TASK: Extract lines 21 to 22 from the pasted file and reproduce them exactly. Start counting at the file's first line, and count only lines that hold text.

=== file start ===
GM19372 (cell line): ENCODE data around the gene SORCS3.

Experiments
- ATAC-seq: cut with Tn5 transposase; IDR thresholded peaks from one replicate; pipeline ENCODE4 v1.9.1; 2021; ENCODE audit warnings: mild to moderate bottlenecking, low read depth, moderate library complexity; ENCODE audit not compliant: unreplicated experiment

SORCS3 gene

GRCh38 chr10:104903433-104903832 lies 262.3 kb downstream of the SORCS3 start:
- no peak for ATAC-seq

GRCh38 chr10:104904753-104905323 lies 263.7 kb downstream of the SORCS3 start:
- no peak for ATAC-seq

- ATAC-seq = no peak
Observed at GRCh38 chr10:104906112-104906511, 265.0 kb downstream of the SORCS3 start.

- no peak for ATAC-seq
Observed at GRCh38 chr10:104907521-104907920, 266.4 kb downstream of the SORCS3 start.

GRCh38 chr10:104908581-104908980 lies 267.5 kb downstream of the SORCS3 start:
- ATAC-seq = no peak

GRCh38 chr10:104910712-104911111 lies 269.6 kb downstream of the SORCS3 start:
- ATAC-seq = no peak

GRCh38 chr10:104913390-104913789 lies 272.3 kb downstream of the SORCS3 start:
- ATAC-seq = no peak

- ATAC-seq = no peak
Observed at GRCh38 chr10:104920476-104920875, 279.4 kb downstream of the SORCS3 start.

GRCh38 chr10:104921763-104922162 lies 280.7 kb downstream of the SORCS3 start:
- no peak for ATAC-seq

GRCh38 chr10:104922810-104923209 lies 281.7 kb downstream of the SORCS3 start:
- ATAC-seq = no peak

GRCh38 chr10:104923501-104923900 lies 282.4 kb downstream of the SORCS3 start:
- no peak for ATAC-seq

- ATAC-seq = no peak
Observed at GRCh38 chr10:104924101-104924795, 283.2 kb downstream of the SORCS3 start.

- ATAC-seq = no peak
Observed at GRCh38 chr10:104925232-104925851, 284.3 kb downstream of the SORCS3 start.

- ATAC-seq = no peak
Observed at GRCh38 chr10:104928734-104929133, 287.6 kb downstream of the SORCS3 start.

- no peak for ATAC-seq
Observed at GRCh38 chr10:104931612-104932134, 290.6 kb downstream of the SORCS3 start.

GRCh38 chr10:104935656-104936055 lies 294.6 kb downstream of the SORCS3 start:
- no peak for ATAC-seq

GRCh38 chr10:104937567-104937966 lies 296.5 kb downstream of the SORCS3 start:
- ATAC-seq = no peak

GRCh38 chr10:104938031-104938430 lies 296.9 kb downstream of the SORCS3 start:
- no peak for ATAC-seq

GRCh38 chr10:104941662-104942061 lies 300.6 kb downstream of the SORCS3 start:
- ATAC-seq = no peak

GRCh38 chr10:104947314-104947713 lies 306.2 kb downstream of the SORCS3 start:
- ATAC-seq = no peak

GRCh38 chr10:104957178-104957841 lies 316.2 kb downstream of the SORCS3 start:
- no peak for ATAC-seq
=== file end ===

GRCh38 chr10:104921763-104922162 lies 280.7 kb downstream of the SORCS3 start:
- no peak for ATAC-seq